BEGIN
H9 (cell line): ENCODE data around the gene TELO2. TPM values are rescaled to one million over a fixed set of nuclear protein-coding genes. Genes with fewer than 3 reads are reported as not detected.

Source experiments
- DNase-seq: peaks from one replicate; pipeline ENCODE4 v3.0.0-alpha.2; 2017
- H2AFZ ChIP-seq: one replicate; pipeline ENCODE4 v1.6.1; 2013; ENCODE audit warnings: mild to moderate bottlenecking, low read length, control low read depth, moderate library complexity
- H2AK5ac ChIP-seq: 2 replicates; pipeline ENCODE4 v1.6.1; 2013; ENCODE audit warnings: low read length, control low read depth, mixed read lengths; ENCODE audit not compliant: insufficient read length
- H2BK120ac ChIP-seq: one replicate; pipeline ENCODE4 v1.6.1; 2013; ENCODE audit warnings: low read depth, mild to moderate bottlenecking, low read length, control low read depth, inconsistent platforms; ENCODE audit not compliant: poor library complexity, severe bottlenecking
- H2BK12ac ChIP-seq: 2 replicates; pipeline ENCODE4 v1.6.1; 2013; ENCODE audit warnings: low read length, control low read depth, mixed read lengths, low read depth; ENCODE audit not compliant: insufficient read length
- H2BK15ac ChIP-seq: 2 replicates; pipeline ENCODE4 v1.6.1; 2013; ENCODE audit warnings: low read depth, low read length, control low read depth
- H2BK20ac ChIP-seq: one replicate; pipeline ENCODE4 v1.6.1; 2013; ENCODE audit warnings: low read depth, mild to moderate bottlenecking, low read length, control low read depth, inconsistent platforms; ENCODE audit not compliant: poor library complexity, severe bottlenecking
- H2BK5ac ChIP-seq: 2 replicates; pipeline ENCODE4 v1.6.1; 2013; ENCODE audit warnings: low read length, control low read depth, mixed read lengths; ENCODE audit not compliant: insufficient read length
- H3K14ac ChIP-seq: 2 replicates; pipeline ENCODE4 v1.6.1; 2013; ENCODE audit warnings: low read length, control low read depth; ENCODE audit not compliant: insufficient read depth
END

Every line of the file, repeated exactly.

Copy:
H9 (cell line): ENCODE data around the gene TELO2. TPM values are rescaled to one million over a fixed set of nuclear protein-coding genes. Genes with fewer than 3 reads are reported as not detected.

Source experiments
- DNase-seq: peaks from one replicate; pipeline ENCODE4 v3.0.0-alpha.2; 2017
- H2AFZ ChIP-seq: one replicate; pipeline ENCODE4 v1.6.1; 2013; ENCODE audit warnings: mild to moderate bottlenecking, low read length, control low read depth, moderate library complexity
- H2AK5ac ChIP-seq: 2 replicates; pipeline ENCODE4 v1.6.1; 2013; ENCODE audit warnings: low read length, control low read depth, mixed read lengths; ENCODE audit not compliant: insufficient read length
- H2BK120ac ChIP-seq: one replicate; pipeline ENCODE4 v1.6.1; 2013; ENCODE audit warnings: low read depth, mild to moderate bottlenecking, low read length, control low read depth, inconsistent platforms; ENCODE audit not compliant: poor library complexity, severe bottlenecking
- H2BK12ac ChIP-seq: 2 replicates; pipeline ENCODE4 v1.6.1; 2013; ENCODE audit warnings: low read length, control low read depth, mixed read lengths, low read depth; ENCODE audit not compliant: insufficient read length
- H2BK15ac ChIP-seq: 2 replicates; pipeline ENCODE4 v1.6.1; 2013; ENCODE audit warnings: low read depth, low read length, control low read depth
- H2BK20ac ChIP-seq: one replicate; pipeline ENCODE4 v1.6.1; 2013; ENCODE audit warnings: low read depth, mild to moderate bottlenecking, low read length, control low read depth, inconsistent platforms; ENCODE audit not compliant: poor library complexity, severe bottlenecking
- H2BK5ac ChIP-seq: 2 replicates; pipeline ENCODE4 v1.6.1; 2013; ENCODE audit warnings: low read length, control low read depth, mixed read lengths; ENCODE audit not compliant: insufficient read length
- H3K14ac ChIP-seq: 2 replicates; pipeline ENCODE4 v1.6.1; 2013; ENCODE audit warnings: low read length, control low read depth; ENCODE audit not compliant: insufficient read depth